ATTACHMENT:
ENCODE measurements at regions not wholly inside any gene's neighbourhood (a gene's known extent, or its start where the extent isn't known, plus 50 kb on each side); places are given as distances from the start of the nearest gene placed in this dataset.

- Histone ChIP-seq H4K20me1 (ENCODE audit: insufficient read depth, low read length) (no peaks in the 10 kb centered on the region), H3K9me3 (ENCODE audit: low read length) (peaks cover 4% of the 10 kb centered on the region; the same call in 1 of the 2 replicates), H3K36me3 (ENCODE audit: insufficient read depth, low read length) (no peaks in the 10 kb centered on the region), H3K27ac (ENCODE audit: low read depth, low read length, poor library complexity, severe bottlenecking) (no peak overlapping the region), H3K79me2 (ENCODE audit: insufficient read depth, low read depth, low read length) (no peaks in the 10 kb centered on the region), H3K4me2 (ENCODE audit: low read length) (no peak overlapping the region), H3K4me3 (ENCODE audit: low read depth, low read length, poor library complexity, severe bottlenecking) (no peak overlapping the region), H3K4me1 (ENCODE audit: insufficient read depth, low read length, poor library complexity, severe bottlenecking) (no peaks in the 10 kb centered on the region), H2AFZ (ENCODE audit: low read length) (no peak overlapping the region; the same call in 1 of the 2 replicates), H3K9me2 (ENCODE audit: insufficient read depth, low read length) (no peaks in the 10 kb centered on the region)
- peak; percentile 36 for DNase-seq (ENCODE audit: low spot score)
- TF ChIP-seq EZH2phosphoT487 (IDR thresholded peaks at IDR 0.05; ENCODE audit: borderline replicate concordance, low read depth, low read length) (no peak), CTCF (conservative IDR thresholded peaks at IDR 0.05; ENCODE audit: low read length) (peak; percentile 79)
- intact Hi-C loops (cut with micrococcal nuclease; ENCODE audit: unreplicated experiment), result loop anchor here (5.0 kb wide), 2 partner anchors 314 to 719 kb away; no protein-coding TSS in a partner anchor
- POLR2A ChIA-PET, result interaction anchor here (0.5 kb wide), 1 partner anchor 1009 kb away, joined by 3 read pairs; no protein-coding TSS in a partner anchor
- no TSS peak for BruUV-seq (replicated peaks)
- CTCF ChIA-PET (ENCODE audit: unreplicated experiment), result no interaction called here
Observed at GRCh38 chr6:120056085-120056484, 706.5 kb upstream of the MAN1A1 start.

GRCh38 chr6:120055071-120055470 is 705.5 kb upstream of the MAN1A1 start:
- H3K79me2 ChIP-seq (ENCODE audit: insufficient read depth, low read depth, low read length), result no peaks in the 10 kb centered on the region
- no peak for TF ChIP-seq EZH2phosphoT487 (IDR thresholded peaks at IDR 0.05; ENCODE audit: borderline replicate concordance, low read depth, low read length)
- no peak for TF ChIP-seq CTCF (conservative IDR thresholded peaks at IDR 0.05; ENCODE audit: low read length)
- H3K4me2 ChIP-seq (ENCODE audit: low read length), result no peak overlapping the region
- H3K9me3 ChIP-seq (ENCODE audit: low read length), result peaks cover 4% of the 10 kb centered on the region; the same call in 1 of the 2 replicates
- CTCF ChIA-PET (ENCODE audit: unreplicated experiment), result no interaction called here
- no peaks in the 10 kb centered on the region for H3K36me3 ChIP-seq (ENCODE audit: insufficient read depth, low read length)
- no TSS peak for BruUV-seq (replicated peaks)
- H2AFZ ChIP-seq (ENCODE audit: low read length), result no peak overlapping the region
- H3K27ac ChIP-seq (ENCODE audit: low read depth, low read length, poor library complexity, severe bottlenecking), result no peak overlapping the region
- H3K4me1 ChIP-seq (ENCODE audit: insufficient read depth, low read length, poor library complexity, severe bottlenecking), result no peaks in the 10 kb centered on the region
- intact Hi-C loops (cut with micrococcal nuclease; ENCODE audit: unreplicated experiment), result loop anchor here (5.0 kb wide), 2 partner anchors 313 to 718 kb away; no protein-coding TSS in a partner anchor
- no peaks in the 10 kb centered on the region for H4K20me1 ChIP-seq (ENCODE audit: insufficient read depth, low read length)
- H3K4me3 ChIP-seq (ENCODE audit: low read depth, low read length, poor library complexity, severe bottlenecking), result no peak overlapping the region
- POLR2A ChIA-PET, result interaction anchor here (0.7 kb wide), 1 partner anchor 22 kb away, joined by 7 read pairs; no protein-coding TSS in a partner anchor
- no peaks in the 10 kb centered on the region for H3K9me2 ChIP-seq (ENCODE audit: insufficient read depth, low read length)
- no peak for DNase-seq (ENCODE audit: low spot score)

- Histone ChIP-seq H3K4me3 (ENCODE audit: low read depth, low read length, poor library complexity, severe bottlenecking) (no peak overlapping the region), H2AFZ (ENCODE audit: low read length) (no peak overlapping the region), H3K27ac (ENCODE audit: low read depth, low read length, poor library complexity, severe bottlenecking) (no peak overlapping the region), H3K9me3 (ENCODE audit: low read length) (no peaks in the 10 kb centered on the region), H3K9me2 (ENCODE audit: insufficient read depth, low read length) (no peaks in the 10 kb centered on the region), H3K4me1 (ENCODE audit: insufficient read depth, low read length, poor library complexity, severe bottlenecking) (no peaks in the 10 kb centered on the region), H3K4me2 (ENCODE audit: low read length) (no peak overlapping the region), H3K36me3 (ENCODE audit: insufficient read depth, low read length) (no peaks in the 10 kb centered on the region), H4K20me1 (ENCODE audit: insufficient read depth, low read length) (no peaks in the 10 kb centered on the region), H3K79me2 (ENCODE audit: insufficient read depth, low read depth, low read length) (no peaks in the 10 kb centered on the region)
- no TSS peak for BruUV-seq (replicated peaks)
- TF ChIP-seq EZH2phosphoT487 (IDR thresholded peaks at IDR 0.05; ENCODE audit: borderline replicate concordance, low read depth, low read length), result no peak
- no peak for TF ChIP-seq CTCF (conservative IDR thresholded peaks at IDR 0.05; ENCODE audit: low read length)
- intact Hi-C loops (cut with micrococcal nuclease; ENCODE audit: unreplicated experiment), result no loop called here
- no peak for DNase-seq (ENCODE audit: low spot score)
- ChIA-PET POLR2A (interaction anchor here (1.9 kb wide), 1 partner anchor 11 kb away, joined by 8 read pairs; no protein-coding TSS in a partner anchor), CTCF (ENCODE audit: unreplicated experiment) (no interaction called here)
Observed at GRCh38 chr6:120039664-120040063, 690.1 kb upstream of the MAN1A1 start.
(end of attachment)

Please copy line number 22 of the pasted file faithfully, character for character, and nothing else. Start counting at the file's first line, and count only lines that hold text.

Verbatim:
- intact Hi-C loops (cut with micrococcal nuclease; ENCODE audit: unreplicated experiment), result loop anchor here (5.0 kb wide), 2 partner anchors 313 to 718 kb away; no protein-coding TSS in a partner anchor